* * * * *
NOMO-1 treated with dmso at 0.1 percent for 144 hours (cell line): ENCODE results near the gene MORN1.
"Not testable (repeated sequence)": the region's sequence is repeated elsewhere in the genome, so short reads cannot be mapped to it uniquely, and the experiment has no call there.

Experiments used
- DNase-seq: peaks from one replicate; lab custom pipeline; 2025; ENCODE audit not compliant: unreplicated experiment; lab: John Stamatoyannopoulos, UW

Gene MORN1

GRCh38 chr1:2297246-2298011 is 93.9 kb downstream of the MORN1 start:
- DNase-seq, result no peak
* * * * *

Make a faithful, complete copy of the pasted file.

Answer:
NOMO-1 treated with dmso at 0.1 percent for 144 hours (cell line): ENCODE results near the gene MORN1.
"Not testable (repeated sequence)": the region's sequence is repeated elsewhere in the genome, so short reads cannot be mapped to it uniquely, and the experiment has no call there.

Experiments used
- DNase-seq: peaks from one replicate; lab custom pipeline; 2025; ENCODE audit not compliant: unreplicated experiment; lab: John Stamatoyannopoulos, UW

Gene MORN1

GRCh38 chr1:2297246-2298011 is 93.9 kb downstream of the MORN1 start:
- DNase-seq, result no peak